The Graduate Development Program at Bendix was the full responsibility of Adair, who reported to Personnel Director Rickus. Adair described the program as one designed to provide for the future management of the corporation by recruitment of "fast-track" M.B.A. graduates, keeping them on the payroll and budget of the Personnel Department, and assigning them as staff assistants to Group Vice Presidents and Department Heads within the Southfield Corporate Headquarters for approximately eighteen months. The young people were highly exposed to the corporate officers at Southfield as well as to the corporation's division management across the country, and were expected to exhibit a high degree of resourcefulness, initiative, and general excellence. They were hired at the highest starting salaries in the country for their qualifications. Indeed, plaintiff's starting salary was higher than Adair's. *340 Their starting salaries were also far higher than those of the usual starting M.B.A. at Bendix; and their movement into significant management positions within the operating divisions at the end of eighteen months was a far more rapid rise than could be expected of the usual M.B.A. career ladder at Bendix. Also, as Adair explained to plaintiff at their interview, a far higher risk of failure attached to the participant in this program because of its higher expectations, than to the usual starting M.B.A.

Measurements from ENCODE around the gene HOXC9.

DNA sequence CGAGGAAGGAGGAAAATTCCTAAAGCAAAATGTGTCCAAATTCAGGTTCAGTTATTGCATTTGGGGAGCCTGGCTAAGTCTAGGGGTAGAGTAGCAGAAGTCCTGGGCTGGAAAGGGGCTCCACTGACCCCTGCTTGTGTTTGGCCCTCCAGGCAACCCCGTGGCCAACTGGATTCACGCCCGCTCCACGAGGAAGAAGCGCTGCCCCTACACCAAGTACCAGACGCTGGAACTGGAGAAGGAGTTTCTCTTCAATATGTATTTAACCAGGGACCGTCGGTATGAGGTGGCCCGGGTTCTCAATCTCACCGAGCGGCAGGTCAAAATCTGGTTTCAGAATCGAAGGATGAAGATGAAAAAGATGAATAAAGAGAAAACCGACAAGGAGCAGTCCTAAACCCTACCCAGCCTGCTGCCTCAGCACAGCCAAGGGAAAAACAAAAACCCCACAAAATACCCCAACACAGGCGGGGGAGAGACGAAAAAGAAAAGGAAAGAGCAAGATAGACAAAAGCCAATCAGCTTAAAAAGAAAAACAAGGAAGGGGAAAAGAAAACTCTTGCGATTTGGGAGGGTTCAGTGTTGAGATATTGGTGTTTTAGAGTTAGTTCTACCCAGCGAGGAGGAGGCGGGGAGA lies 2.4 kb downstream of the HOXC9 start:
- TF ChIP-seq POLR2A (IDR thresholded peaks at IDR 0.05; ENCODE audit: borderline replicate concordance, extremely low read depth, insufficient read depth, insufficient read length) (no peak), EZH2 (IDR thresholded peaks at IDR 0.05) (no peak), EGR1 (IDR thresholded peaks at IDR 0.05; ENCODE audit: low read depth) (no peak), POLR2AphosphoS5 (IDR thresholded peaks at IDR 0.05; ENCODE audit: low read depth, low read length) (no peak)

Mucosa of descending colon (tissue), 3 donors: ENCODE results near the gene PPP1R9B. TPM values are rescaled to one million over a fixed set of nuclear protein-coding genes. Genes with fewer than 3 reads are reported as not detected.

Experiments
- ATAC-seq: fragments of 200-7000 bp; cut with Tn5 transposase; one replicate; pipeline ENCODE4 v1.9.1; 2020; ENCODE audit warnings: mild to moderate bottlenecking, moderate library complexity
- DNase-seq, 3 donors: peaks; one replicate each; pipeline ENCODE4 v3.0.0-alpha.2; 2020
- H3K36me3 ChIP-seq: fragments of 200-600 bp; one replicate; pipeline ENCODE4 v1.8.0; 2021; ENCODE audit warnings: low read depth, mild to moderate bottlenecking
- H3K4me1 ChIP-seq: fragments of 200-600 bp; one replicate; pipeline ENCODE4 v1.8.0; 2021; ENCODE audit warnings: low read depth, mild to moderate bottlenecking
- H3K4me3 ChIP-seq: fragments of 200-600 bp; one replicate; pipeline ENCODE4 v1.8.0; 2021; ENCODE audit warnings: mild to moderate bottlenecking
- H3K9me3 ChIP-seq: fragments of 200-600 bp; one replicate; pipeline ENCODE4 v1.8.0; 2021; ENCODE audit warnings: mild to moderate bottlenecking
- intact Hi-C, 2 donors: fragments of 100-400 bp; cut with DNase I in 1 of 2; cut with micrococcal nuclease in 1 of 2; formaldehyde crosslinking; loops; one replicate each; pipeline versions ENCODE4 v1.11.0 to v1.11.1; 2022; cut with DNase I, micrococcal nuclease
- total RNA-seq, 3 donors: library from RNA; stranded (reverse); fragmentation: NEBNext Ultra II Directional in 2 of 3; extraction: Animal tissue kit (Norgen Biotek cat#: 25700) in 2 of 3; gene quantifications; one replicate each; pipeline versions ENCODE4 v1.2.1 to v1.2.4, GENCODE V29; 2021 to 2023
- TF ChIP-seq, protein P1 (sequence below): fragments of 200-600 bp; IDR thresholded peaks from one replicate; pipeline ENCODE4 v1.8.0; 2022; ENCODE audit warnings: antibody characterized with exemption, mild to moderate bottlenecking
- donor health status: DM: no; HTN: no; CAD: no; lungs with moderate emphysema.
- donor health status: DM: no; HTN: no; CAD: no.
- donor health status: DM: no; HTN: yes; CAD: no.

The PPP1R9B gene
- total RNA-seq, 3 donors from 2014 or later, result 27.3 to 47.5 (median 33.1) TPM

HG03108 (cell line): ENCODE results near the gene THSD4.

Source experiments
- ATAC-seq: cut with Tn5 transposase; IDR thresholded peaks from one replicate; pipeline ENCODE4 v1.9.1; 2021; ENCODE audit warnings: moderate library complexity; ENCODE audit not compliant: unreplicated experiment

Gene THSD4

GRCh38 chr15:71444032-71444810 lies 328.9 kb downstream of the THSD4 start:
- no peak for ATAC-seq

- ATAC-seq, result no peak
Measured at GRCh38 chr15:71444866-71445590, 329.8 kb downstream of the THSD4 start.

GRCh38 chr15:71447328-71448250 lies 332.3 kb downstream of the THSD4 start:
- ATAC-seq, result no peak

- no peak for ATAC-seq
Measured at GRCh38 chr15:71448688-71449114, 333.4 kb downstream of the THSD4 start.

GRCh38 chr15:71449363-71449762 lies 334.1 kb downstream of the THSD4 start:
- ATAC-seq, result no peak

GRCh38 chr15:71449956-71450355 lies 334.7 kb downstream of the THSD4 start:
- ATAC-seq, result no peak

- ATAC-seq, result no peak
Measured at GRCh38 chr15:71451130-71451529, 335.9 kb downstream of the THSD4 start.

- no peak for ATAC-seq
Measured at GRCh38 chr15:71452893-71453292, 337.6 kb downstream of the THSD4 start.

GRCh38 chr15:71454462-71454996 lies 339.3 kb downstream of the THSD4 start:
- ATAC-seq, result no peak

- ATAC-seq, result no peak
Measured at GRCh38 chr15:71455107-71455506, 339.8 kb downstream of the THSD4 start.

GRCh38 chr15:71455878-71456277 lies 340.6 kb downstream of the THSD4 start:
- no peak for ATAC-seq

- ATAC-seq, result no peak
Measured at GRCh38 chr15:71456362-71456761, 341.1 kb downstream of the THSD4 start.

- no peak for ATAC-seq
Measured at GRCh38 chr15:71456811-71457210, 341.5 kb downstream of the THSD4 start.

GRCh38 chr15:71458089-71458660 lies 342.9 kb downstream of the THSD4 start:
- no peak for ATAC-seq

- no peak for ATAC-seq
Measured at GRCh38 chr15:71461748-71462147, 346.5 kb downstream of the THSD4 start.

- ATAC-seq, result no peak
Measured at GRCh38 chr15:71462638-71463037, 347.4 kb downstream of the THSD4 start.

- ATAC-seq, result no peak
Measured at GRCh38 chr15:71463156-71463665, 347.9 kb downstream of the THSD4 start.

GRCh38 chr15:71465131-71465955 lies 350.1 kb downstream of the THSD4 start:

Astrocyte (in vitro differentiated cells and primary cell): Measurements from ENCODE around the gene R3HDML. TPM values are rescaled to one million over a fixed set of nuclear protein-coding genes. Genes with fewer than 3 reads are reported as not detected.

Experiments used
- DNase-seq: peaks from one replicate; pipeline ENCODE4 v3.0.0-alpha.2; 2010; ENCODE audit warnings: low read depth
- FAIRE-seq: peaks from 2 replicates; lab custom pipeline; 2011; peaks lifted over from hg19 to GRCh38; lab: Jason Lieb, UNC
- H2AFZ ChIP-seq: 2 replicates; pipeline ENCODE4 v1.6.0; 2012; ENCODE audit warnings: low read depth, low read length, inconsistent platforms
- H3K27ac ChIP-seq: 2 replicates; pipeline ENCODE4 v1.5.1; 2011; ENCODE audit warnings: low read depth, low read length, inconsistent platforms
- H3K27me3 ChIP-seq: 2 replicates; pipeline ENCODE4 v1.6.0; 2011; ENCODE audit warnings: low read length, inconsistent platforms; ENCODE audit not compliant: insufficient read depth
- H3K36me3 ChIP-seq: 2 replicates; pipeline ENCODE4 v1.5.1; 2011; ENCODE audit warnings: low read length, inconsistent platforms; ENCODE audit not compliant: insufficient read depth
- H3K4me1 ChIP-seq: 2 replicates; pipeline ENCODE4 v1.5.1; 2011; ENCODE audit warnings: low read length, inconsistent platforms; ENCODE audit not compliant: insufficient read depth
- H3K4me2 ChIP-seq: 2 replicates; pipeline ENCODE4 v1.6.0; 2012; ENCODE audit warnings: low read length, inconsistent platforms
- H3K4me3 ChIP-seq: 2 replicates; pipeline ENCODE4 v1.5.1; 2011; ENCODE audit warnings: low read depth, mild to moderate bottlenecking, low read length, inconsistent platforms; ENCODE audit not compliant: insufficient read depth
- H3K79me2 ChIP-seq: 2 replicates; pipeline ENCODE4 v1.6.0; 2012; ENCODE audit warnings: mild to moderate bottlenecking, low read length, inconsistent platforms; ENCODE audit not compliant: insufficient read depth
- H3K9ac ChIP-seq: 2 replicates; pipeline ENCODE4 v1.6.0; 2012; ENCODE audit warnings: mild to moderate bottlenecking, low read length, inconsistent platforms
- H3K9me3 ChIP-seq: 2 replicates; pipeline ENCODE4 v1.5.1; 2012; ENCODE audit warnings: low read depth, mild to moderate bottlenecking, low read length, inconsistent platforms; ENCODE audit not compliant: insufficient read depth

Adair did all hiring and firing for the Graduate Development Program, as he did with plaintiff, and made assignments of the Graduates to the Corporate Groups. Prior to the commencement of every fiscal year (the Bendix fiscal year being October 1 through September 30), and specifically prior to fiscal 1975, the Group Vice Presidents at Corporate Headquarters placed their requests, specifications, and proposed assignments for Graduates with Adair, at the Personnel Department. For 1975, Vice President Bourgerie of the Materiels Group requested two, as were requested for that Group in all years known to this record. Adair and Personnel Director Rickus reviewed all requests and then determined the allocation of the Graduates for the year under consideration.